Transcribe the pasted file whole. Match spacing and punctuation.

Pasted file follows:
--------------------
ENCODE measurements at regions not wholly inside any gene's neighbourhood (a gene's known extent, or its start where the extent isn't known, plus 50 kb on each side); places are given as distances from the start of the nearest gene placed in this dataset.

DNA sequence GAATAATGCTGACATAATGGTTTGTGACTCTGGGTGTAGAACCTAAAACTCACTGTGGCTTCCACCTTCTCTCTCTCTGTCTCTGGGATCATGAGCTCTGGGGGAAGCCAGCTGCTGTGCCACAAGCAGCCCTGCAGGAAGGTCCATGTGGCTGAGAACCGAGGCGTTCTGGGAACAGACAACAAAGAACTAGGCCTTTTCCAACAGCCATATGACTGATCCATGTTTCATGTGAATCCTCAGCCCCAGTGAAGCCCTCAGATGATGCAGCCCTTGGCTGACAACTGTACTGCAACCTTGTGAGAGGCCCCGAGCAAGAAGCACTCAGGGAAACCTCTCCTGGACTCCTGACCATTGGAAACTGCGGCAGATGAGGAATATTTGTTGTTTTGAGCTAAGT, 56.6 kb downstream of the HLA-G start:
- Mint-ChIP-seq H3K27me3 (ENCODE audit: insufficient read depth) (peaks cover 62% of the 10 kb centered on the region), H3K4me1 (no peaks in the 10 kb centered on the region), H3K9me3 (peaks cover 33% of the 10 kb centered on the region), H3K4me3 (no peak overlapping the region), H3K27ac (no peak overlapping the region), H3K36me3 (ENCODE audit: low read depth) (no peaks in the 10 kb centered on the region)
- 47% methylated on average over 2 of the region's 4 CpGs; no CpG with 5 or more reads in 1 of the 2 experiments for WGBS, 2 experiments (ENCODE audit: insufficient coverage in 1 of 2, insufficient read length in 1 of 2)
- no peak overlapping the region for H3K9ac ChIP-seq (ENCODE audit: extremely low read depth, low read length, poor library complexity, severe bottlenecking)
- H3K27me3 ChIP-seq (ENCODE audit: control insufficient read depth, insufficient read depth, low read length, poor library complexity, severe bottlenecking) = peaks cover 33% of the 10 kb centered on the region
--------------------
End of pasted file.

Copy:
ENCODE measurements at regions not wholly inside any gene's neighbourhood (a gene's known extent, or its start where the extent isn't known, plus 50 kb on each side); places are given as distances from the start of the nearest gene placed in this dataset.

DNA sequence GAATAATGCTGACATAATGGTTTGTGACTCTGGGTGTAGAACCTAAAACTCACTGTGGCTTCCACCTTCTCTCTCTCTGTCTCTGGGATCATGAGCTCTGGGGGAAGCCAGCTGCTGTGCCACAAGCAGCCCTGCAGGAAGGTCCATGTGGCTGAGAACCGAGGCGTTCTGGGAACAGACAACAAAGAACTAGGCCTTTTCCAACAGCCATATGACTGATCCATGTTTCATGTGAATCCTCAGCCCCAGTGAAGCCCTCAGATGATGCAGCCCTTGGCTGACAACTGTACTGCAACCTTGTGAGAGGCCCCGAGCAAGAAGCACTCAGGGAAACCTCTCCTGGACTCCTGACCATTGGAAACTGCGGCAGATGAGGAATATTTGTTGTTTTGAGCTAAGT, 56.6 kb downstream of the HLA-G start:
- Mint-ChIP-seq H3K27me3 (ENCODE audit: insufficient read depth) (peaks cover 62% of the 10 kb centered on the region), H3K4me1 (no peaks in the 10 kb centered on the region), H3K9me3 (peaks cover 33% of the 10 kb centered on the region), H3K4me3 (no peak overlapping the region), H3K27ac (no peak overlapping the region), H3K36me3 (ENCODE audit: low read depth) (no peaks in the 10 kb centered on the region)
- 47% methylated on average over 2 of the region's 4 CpGs; no CpG with 5 or more reads in 1 of the 2 experiments for WGBS, 2 experiments (ENCODE audit: insufficient coverage in 1 of 2, insufficient read length in 1 of 2)
- no peak overlapping the region for H3K9ac ChIP-seq (ENCODE audit: extremely low read depth, low read length, poor library complexity, severe bottlenecking)
- H3K27me3 ChIP-seq (ENCODE audit: control insufficient read depth, insufficient read depth, low read length, poor library complexity, severe bottlenecking) = peaks cover 33% of the 10 kb centered on the region